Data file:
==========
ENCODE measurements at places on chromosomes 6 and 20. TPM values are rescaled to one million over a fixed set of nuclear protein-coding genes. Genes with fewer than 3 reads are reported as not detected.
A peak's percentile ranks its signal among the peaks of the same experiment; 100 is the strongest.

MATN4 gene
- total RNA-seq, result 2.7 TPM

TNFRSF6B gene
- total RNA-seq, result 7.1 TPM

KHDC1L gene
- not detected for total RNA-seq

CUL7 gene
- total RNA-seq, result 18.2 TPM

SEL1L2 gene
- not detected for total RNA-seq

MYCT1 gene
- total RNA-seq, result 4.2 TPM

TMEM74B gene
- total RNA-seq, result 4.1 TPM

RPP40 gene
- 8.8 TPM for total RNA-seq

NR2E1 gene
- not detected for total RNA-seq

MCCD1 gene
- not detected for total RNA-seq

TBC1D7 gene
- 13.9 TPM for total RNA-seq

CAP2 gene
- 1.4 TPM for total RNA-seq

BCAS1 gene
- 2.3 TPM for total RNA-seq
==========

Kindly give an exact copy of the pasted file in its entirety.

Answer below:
ENCODE measurements at places on chromosomes 6 and 20. TPM values are rescaled to one million over a fixed set of nuclear protein-coding genes. Genes with fewer than 3 reads are reported as not detected.
A peak's percentile ranks its signal among the peaks of the same experiment; 100 is the strongest.

MATN4 gene
- total RNA-seq, result 2.7 TPM

TNFRSF6B gene
- total RNA-seq, result 7.1 TPM

KHDC1L gene
- not detected for total RNA-seq

CUL7 gene
- total RNA-seq, result 18.2 TPM

SEL1L2 gene
- not detected for total RNA-seq

MYCT1 gene
- total RNA-seq, result 4.2 TPM

TMEM74B gene
- total RNA-seq, result 4.1 TPM

RPP40 gene
- 8.8 TPM for total RNA-seq

NR2E1 gene
- not detected for total RNA-seq

MCCD1 gene
- not detected for total RNA-seq

TBC1D7 gene
- 13.9 TPM for total RNA-seq

CAP2 gene
- 1.4 TPM for total RNA-seq

BCAS1 gene
- 2.3 TPM for total RNA-seq